Google is teaming up with CSIRO via its Google Earth Outreach Program to put cloud-based satellite image analysis in front of earth sciences researchers.
While there are plenty of public sources for satellite data – such as NASA, for example – turning images into analysis is a power-hungry business. First, you have to locate the right mapping tiles and download them, then stitch together your area of interest, and then go to work with your analytical tool of choice.
For large-scale work, this quickly gets prohibitive, not because the processing algorithms are particularly mysterious, but because the quantity of data is so huge, especially if you’re working at a large scale with a long time series.
Land cover is a natural starting point: as the CSIRO release points out, this initiative gives researchers access to 40 years’ worth of satellite data, something which would be unwieldy for the individual researcher to work with.
Enter the Google Earth Outreach, working in partnership with the Terrestrial Ecosystem Research Network’s (TERN) AusCover facility. Data already available from CSIRO and TERN will be progressively integrated into the Google Earth Engine.
This means researchers will be able to locate the satellite data they want in Google Earth – and then, instead of turning their own computers into big heaters while they process it, they’ll be able to apply various tools and algorithms to the data for processing by Google.
So in other words, researchers get a triple-whammy out of the initiative: easier access to time-series satellite data, access to analytical tools that might otherwise be outside their specialty, and access to Google’s processing power to deal with it all.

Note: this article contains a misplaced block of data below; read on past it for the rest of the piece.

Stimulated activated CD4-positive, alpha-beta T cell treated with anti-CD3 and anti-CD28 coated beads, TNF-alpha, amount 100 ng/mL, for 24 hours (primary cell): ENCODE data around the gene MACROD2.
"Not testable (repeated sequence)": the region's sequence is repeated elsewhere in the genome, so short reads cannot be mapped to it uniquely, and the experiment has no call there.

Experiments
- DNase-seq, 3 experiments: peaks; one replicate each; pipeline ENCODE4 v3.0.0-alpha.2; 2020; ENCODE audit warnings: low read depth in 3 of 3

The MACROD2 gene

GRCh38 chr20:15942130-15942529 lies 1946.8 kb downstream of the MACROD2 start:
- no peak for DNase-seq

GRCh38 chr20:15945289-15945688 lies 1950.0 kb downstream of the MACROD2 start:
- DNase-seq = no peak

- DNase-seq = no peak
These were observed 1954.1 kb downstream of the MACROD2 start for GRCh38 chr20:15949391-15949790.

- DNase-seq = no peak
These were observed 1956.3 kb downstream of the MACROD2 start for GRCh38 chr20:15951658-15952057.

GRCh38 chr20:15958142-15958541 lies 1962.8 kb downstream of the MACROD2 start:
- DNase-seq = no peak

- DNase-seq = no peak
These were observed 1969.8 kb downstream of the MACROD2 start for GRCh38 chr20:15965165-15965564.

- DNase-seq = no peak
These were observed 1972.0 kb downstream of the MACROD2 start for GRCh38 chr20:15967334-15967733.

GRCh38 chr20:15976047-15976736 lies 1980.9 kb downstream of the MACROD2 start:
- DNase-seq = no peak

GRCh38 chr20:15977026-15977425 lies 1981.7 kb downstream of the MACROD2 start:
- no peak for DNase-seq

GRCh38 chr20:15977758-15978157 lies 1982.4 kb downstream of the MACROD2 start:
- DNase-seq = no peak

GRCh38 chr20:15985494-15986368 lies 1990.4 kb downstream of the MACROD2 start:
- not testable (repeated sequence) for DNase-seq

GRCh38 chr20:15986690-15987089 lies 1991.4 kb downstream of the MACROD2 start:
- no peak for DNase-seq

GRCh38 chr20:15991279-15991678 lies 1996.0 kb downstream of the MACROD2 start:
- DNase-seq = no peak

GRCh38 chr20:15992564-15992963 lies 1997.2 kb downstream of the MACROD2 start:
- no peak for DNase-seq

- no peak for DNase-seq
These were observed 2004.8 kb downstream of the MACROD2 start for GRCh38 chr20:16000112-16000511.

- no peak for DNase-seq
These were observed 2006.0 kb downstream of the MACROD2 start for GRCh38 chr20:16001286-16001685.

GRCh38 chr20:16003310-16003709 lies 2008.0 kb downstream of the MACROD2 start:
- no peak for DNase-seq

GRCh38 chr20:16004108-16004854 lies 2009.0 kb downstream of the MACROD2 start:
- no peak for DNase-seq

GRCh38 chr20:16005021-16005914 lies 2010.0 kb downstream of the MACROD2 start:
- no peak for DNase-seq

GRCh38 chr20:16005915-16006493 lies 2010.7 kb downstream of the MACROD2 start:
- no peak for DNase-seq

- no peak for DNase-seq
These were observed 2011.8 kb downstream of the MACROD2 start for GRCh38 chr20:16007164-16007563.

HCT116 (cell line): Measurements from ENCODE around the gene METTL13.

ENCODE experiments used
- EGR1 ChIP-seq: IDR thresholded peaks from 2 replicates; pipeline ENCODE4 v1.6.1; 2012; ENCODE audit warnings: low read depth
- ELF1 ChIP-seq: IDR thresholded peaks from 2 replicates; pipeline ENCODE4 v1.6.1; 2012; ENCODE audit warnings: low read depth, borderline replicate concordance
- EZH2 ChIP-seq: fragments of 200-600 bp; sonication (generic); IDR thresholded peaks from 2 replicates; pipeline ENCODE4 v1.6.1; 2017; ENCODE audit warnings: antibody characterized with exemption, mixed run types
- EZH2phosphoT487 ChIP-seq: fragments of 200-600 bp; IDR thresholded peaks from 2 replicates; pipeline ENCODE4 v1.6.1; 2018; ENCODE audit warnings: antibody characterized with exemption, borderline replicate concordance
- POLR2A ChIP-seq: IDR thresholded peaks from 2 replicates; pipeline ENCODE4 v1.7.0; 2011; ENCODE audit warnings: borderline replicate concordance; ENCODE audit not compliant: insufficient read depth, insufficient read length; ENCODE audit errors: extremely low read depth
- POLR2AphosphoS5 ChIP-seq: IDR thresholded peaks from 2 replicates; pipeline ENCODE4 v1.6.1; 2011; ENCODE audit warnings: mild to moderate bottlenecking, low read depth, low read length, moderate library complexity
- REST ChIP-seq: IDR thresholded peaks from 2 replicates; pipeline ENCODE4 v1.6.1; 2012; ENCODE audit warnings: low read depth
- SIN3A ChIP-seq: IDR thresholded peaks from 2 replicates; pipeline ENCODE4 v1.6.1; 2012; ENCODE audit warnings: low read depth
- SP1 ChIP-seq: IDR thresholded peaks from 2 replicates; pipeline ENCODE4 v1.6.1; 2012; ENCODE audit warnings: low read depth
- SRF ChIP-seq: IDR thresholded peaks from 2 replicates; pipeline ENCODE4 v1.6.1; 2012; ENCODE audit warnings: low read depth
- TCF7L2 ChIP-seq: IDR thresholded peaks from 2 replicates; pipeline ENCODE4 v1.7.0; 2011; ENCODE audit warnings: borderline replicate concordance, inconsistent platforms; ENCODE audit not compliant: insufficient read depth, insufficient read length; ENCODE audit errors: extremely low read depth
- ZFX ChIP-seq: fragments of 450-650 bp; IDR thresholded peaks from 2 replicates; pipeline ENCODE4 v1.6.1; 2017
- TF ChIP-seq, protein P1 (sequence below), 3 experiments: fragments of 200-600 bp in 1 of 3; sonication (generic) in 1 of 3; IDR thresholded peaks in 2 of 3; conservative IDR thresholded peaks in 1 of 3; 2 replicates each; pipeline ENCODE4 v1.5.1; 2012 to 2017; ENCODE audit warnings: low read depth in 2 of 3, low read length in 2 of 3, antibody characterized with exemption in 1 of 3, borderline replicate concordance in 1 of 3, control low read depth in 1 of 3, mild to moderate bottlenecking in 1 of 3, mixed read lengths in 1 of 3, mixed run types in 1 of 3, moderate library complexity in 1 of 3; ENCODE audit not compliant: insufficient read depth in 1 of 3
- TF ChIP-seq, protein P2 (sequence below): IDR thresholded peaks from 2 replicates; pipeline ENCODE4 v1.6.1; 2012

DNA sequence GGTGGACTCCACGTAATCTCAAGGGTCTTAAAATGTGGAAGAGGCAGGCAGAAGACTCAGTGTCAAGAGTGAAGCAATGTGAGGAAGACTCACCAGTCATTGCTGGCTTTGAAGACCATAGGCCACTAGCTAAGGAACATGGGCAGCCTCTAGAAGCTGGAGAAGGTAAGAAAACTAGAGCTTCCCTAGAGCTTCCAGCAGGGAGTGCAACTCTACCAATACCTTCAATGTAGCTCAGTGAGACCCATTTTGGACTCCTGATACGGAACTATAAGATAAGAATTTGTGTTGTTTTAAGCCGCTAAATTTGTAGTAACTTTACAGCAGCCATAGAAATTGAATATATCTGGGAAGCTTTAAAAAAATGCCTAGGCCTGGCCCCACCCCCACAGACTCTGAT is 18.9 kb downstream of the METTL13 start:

Google Earth Outreach also http://www.google.com.au/earth/outreach/ offers eligible non-profits free access to Google Earth Pro, the Google Maps Engine, Google Maps Coordinate, and Maps API for Business.
The head of TERN, Dr Alex Held, spoke to The Register about the new partnership.
Making both the data and analytical capabilities is a big thing, he told us, since it offers capabilities that previously required supercomputers.
“We’ve only had large universities, big research labs, governments having large enough computers and storage to deal with the vast amount of satellite data available,” he says.
Very large data sets like MODIS and Landsat data are now much more available, and “by putting them online, anyone can access the data and create visualisations of it.”
Anybody can access the imagery and apply analytical tools to it – and over time, Held said, researchers will be able to have their own algorithms and tools implemented into the “supercharged” Google Earth environment for others to use. Links back to the original research will let other users assess the quality of the algorithm on offer, he told The Register.
“It opens up a resource – university students, individual researchers, even citizen scientists can contribute. If someone develops a new algorithm can sign a special test agreement that allows them to work with Google developers to implement that algorithm into the engine.”
Shed a small tear for desktop GIS specialists who have spent years honing their satellite imagery skills… ®